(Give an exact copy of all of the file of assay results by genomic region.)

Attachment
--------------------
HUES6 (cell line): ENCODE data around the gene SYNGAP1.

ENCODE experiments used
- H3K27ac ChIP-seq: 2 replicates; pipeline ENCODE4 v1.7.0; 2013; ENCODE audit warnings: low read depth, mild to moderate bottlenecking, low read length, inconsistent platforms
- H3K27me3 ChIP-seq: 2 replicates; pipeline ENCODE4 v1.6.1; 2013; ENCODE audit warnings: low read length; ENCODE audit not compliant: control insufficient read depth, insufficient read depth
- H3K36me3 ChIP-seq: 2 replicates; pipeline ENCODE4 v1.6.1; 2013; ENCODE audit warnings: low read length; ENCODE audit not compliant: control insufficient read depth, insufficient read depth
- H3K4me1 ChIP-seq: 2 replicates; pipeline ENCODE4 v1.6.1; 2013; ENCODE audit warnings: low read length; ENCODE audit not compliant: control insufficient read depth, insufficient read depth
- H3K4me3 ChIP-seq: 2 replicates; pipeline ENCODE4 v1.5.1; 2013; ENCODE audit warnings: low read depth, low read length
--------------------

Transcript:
HUES6 (cell line): ENCODE data around the gene SYNGAP1.

ENCODE experiments used
- H3K27ac ChIP-seq: 2 replicates; pipeline ENCODE4 v1.7.0; 2013; ENCODE audit warnings: low read depth, mild to moderate bottlenecking, low read length, inconsistent platforms
- H3K27me3 ChIP-seq: 2 replicates; pipeline ENCODE4 v1.6.1; 2013; ENCODE audit warnings: low read length; ENCODE audit not compliant: control insufficient read depth, insufficient read depth
- H3K36me3 ChIP-seq: 2 replicates; pipeline ENCODE4 v1.6.1; 2013; ENCODE audit warnings: low read length; ENCODE audit not compliant: control insufficient read depth, insufficient read depth
- H3K4me1 ChIP-seq: 2 replicates; pipeline ENCODE4 v1.6.1; 2013; ENCODE audit warnings: low read length; ENCODE audit not compliant: control insufficient read depth, insufficient read depth
- H3K4me3 ChIP-seq: 2 replicates; pipeline ENCODE4 v1.5.1; 2013; ENCODE audit warnings: low read depth, low read length